Biological drugs have revolutionised disease treatment and their developers have made a killing along the way. We take a look at the top selling biologicals of 2015 – and if they are on their way in or out.
Since the beginning of modern biotechnology, with Genentech’s recombinant DNA breakthrough, biologicals have created alternative and more specific treatments for a range of conditions, from cancer to chronic diseases.
Here, we take a look at the biggest blockbuster biologicals, who produces them, what diseases they treat, and the effects of market trends like the rising tide of biosimilars, a ‘generic’ copy sold by other companies once the therapy goes off-patent.
AbbVie’s Humira made a jaw-dropping $14Bn in sales in 2015, making it the best-selling drug, period. Not even Gilead’s miracle cure for Hepatitis C (a small molecule combination), with its controversial high price, managed to beat it.
Humira is the tradename of adalimumab, an antibody that binds to TNFα and thus reduces inflammation. It’s prescribed for rheumatoid arthritis, psoriasis, Crohn’s and other autoimmune diseases. The market and its price (around $3,100 per month) make for a gold-medalist blockbuster.
But its success also makes it a target for biosimilars competition, leaving AbbVie scrambling to find a successor after terminating a deal with Galapagos and given the uncertainty of the collaboration with Ablynx.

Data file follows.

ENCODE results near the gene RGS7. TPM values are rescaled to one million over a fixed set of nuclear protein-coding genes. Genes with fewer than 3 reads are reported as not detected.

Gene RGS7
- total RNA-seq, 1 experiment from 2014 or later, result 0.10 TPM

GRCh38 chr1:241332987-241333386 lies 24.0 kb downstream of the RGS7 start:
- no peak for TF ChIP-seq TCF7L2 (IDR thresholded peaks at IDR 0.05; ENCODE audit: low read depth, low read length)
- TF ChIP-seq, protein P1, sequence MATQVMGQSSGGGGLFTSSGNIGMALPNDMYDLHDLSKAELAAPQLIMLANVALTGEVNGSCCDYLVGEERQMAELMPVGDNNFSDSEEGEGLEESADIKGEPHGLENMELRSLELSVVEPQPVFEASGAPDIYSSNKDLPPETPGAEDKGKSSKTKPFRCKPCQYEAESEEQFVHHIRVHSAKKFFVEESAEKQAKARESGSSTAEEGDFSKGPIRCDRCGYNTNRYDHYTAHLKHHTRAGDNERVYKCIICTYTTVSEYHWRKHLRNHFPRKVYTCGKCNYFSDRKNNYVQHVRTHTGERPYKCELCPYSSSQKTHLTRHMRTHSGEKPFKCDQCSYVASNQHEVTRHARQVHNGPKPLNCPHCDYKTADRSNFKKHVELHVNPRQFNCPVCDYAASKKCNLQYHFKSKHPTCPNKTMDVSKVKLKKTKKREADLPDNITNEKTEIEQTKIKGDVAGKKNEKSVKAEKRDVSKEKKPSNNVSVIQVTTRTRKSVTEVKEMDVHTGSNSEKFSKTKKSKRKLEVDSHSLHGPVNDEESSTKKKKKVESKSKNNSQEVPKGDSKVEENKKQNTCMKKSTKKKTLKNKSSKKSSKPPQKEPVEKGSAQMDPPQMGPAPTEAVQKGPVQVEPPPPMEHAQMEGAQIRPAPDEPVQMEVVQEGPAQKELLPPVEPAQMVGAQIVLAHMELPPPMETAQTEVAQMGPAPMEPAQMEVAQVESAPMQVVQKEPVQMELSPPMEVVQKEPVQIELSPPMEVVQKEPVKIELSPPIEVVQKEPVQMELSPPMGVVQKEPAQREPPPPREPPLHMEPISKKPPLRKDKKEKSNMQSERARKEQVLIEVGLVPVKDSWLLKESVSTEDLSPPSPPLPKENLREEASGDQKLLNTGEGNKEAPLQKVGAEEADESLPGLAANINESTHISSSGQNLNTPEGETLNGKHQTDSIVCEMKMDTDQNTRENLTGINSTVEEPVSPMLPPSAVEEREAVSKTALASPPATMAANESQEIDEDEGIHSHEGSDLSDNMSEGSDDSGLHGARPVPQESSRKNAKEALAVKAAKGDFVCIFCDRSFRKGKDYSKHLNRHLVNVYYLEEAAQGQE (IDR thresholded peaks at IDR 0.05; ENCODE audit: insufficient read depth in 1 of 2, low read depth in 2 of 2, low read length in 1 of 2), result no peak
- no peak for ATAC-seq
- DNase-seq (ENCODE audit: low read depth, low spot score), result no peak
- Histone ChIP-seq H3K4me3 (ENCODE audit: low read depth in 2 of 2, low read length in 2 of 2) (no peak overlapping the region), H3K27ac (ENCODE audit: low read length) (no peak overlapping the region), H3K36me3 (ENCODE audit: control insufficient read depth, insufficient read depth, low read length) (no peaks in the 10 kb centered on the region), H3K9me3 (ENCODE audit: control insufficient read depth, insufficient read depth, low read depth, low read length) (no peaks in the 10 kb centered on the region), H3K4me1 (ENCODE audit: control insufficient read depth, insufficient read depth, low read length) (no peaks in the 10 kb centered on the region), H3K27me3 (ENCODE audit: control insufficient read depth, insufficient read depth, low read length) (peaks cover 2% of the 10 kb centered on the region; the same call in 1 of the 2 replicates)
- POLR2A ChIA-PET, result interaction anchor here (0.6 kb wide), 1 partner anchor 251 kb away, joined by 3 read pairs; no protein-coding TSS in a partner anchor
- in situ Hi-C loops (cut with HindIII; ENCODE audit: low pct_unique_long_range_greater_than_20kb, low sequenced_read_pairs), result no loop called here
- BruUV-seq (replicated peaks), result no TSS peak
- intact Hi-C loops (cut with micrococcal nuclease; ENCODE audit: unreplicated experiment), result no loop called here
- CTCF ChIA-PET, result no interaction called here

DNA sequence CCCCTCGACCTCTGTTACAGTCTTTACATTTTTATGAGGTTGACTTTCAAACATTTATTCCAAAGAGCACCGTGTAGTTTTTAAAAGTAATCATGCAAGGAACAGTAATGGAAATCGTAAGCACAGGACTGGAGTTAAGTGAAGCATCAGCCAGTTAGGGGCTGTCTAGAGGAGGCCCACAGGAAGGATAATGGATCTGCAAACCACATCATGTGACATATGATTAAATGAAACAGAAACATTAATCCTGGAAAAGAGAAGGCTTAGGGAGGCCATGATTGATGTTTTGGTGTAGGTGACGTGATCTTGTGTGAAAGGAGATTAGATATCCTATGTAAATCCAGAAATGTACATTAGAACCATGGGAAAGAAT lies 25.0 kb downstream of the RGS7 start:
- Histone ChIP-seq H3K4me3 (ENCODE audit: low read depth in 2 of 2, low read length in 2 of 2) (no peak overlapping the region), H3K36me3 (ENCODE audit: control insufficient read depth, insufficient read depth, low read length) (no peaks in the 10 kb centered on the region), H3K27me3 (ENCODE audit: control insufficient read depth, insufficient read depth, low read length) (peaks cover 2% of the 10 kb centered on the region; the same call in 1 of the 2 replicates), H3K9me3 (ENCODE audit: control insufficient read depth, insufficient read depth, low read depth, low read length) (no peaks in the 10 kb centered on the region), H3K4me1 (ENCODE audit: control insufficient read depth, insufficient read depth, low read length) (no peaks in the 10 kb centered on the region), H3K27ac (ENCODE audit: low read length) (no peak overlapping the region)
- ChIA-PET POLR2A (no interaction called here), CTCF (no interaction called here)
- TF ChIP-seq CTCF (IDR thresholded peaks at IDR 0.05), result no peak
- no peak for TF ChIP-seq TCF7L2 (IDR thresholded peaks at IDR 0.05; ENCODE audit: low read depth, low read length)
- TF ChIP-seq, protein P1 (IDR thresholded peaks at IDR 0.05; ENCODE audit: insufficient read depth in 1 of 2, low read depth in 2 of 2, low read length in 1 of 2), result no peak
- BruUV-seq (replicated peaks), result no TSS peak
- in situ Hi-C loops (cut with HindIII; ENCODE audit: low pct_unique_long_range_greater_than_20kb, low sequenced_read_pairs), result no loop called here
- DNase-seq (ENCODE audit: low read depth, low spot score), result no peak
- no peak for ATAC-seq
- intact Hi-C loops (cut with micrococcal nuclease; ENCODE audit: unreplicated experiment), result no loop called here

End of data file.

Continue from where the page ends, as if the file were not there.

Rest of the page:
With a bit over half of the sales of Humira (and Gilead’s Harvoni), Roche’s Rituxan gets the silver medal. The monoclonal antibody targets the CD20 protein – found on the surface of B-cells. It’s prescribed for leukemias and lymphomas (big contributors to cancer’s death toll). It also has potential in autoimmune diseases like lupus.
Initially developed at IDEC Pharmaceuticals (now Biogen), Rituxan’s patent expired in 2015 and now faces biosimilar competition. For example, Novartis’ generic subsidiary (Sandoz) already has its biosimilar approved in the US and has recently filed for approval in Europe.
Lantus (insulin glargine)
Sanofi’s Lantus trails closely behind. The drug is a ‘version’ of the protein insulin (insulin glargine), with some modifications to improve drug delivery. It’s prescribed for diabetes, which is reaching epidemic proportions (here’s a review on the field).
Sanofi has been working on improved versions of the drug, such as the US-approved inhaled insulin and combination therapies. Like Humira and Rituxan, Lantus is also being chased down by biosimilars. Its patent expired in 2015 and the Lantus biosimilar by Eli Lilly and Boehringer Ingelheim was approved in 2014.
Roche shows up again in the 4th place, with €6.9Bn in sales from Avastin. This antibody, bevacizumab, inhibits vascular endothelial growth factor A (VEGF-A) and blocks angiogenesis, one of the hallmarks of cancer.
Amgen and Allergan have been hard at work at developing a biosimilar for this cancer therapy, but Roche still holds the patent until 2019 in the US as far-off as 2022 in Europe. Until then, this cash-cow is safe.
And 5th place goes to… Roche again. Herceptin made €6.8Bn with HER-2 positive breast cancer as its single main indication. The trastuzumab antibody blocks the HER2/neu receptor, that receives growth factors to stimulate cell proliferation. It is often over-expressed in breast cancer, allowing cancer cells to reproduce uncontrollably.